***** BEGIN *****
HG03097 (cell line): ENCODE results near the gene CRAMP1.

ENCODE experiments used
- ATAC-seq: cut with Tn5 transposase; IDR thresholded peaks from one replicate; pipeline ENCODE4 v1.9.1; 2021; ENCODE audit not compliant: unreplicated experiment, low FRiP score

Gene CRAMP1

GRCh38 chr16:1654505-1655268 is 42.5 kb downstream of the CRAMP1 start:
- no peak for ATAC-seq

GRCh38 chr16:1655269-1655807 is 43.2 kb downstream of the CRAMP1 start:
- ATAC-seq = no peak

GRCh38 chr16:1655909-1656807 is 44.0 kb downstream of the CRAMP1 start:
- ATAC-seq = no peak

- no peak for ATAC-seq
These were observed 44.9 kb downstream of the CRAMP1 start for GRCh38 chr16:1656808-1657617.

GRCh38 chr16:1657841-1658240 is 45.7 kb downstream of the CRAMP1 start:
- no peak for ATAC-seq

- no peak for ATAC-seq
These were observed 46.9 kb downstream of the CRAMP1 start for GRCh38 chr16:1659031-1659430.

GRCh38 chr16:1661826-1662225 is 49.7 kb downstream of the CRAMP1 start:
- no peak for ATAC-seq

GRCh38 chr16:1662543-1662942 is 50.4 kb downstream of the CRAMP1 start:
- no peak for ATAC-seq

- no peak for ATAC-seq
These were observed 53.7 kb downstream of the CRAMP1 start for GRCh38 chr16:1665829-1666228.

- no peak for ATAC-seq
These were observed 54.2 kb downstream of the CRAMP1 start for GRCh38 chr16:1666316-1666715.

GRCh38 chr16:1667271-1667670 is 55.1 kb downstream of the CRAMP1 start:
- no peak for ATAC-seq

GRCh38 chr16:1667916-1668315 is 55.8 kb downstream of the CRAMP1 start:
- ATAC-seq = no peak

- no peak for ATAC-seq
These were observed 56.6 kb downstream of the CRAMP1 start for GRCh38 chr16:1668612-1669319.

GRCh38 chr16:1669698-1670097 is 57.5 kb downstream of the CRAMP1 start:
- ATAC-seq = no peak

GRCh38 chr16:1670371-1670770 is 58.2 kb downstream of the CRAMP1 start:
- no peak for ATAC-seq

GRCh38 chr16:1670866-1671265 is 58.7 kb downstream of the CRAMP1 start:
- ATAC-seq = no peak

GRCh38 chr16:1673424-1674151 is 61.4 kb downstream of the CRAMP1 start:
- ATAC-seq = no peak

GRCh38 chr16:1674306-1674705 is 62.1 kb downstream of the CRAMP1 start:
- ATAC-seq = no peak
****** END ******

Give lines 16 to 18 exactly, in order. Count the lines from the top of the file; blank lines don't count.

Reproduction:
These were observed 46.9 kb downstream of the CRAMP1 start for GRCh38 chr16:1659031-1659430.

GRCh38 chr16:1661826-1662225 is 49.7 kb downstream of the CRAMP1 start:
- no peak for ATAC-seq